Editorial: Religious universities need to meet their student bodies halfway


Daniel X. O'Neil | Flickr

Duquesne University officials notified students organizing the Department of Women and Gender Studies’ gender-neutral fashion show of new restrictions to refrain from using gender-neutral language and photographs.

By The Pitt News Editorial Board

Outrage erupted among some students at Duquesne University last year when posters went up for the Department of Women and Gender Studies’ gender-neutral fashion show. The poster, which featured a man wearing a dress, preceded a show that was highly attended and well received.

While preparing for their second annual fashion show this October, Duquesne officials notified students producing the show of new restrictions. This year, the administration requires that the show refrain from using gender-neutral language and photographs in their posters. This is due to “complaints they had received about the 2018 posters,” according to the Duquesne student newspaper. Many students feel this rule infringes on their self expression, and creates an unsafe space for those of certain gender identities.

Duquesne is a private, catholic university. In this sense, it can direct religious studies and practices however it wishes, but in terms of student life, religious universities need to progress and be open to students with various gender identities and sexualities. Student bodies are becoming more diverse, and religious universities such as Duquesne should make deliberate changes to meet their students’ needs.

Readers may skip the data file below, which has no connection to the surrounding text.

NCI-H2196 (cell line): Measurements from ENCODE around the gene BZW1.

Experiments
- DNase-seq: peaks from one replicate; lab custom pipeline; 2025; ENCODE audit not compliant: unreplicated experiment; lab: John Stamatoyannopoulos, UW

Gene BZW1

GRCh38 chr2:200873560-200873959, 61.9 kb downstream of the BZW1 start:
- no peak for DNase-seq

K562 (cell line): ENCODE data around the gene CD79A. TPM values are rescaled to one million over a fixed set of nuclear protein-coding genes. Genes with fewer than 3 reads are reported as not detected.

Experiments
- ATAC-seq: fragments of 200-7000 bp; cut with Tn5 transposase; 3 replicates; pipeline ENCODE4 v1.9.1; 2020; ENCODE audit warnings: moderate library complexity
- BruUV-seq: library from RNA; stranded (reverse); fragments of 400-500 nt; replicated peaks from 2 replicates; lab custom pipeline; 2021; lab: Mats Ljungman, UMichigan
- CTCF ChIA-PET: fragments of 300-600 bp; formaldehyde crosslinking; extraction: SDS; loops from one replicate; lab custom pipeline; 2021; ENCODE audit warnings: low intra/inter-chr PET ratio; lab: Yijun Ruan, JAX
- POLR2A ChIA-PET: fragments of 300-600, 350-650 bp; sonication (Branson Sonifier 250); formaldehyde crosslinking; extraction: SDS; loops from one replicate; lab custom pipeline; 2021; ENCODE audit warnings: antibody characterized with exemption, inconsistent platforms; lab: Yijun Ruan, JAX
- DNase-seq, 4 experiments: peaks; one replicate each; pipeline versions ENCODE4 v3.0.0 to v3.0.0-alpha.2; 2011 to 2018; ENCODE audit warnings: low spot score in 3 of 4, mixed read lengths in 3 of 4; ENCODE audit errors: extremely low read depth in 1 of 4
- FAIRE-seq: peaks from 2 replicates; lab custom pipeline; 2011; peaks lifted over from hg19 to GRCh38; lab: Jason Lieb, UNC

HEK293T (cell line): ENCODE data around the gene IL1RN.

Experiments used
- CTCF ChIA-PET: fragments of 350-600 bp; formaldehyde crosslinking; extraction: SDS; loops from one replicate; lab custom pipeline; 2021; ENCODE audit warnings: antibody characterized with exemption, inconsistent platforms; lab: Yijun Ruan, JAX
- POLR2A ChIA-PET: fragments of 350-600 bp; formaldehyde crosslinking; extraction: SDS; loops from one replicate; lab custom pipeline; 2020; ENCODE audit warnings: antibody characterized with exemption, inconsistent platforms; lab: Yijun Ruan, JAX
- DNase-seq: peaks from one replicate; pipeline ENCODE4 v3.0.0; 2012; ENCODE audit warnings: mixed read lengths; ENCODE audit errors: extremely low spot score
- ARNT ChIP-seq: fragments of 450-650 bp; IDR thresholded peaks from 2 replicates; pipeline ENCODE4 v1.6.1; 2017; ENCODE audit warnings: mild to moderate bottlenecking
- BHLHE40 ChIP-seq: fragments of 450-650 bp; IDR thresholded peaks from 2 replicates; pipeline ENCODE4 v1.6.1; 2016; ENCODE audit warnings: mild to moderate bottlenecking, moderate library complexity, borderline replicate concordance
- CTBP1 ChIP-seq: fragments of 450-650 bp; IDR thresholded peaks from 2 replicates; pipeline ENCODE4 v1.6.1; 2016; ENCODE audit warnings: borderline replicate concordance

Support for certain LGBTQ+ issues has been increasing steadily over the past 20 years. A Pew research study found that over 60% of Catholics now support same-sex marriage, compared to just 34% in 2002. Even Pope Francis — equivalent to the overall boss of the Catholic Church and organization — has expressed support of same-sex marriage. This upward trend is likely to continue, especially because each generation seems to be more progressive and open-minded about social issues than the one that came before it.

Gender neutrality isn’t even anything new, according to Laura Engel, a literature and gender studies professor at Duquesne. Fashion was often neutral and ambiguous in the 18th century, frequently including wigs, makeup and high heels. She said she doesn’t understand why the administration feels that the show does not reflect catholic values.

“The runway walk was people wearing clothes that you would see people wearing every day. This was not a costume show; this was a show about people just walking and saying hello and being appreciated for how they wanted to present themselves,” Engel said to the Duquesne newspaper. “It was really one of those special moments at Duquesne.”

It’s possible to express faith alongside sexual and gender identity. In Madison, Wisconsin, students at the catholic Edgewood College have their own Queer Student Center.  They host movie nights and events for all students on campus. This is a step forward for inclusivity, but the Duquesne ruling is a reminder of how much room there is for growth.

The most important biblical rule — aside from loving God — is to love your neighbor as yourself. It is the job of religious universities, then, to provide a safe space for all of their students. They have to be inclusive to their student body as a whole, not just those who are straight and cisgender.